I have found this game surprisingly fun. As the tasks progress, they take longer, attempting to seduce you into purchasing donuts, which will shorten any task. So Lisa may play the Sax for 4 hours, but maybe she’ll finish in a matter of seconds with the expenditure of donuts. The number of donuts required reduces steadily as the amount of time remaining also reduces. Meantime, you’re meeting new characters, finding out that you can raise crops (like many of the farm games) but that the crops are nothing like the farm games, cause Krusty the Clown to perform for you, and terrorize Ned with multiple powerwalks. Of all the games I tried out for you, dear viewers, this is my favorite, and the only one likely to remain on my phone when this article is over. Note: this game does occasionally crash, and it likes for you to have an Internet connection (so it can check your phone clock against a central clock), but its pretty robust compared to other games i tried.
Next, I tried to try Fairy Tale City. It sounded pretty cool: “Build a magical City, and watch all your favorite fairy tales unfold in this world of fantasy!” Unfortunately, it will have to remain int he realm of fantasy, because I couldn’t get it to do anything other than crash. Grace, my phone is a 16GB blue Samsung Galaxy S3; you might have better luck with a different device. I am not linking to the game, because, well, if I cannot get it to open, then I cannot rank it/recommend it.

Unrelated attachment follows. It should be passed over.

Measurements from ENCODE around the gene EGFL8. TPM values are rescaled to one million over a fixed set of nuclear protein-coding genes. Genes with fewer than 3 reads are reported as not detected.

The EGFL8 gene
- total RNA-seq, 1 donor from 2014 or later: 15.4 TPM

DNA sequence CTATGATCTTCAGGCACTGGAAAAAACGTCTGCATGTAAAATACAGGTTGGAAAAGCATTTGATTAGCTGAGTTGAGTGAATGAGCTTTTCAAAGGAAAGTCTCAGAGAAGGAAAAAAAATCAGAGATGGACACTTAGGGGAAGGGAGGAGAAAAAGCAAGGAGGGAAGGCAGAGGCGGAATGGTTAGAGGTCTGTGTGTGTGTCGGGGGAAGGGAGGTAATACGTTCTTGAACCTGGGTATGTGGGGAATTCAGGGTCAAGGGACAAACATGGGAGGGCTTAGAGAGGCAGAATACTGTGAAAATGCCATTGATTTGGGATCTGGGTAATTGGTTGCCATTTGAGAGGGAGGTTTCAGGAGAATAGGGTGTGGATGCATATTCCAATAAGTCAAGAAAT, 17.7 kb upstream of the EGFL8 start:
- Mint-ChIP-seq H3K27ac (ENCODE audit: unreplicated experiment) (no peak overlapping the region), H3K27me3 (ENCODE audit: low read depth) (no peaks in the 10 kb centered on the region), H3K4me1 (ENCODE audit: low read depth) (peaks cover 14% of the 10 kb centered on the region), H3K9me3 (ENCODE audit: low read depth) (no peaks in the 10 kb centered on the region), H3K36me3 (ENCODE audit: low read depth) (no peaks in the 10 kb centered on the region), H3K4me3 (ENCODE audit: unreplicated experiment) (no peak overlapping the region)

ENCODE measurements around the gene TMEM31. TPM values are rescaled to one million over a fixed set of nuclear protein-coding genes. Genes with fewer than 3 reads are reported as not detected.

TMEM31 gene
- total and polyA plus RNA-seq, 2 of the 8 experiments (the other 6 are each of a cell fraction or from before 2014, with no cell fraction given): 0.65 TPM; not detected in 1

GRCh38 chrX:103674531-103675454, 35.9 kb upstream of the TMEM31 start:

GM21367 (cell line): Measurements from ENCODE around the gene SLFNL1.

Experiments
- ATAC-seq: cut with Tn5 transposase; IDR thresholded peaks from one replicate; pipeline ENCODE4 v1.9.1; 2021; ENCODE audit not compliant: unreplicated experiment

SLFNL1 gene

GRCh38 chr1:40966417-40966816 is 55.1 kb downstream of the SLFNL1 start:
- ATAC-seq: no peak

Keeping to the fairy theme, I tried Fairy Ville Farm City. Fairy Ville Farm is very pretty. Also, peculiarly, I like the “Get In Fairytale” button that shows up after the game has loaded. I like the idea of being taken directly into a Fairy Tale. Yeah, its an electronic phone, and I’m not wearing glass slippers (that you know of, anyway), but it is a little bit of magic. The tutorial is nice and does guide you through the process of using the game without expending too many resources–in this case rubies–that you can acquire outside the game. You then collect gold from farming (shocker–farm is right in the name!) and you gain experience (and thus additional things to do) by fulfilling the quests that appear on the parchment beside you. So, for example, you do things like provide housing to a specific number of dwarves by saving enough cash. In this game, you can use rubies to “speed things up” or do other things like access items higher level in the game before you get to that level. You spend rubies on spells to do these (and many other things). Unlike the Simpson’s game above, the ruby currency is not directly purchased. Instead, you do things like view advertisements, download and play other games, or purchase services in order to “earn” the rubies. There are a lot of options for earning rubies that cost no cash (at least at the beginning of the game). I downloaded a few apps, ran them, and then got my rubies. While the game basics were pretty easy to understand, I’m downright flabbergasted by some of the quests. Mind you, I didn’t devote much more than 20 minutes per day to this game (if that), but one of my quests–to plant 5 clovers–I’m sure would be really easy if I could freaking find out where the clovers are hidden in the purchase menu. While the game graphics are still pretty nice, they are not as neat as the intro screen, and you do spend a lot of time looking at crops, a derelict castle, and many, many houses for dwarves.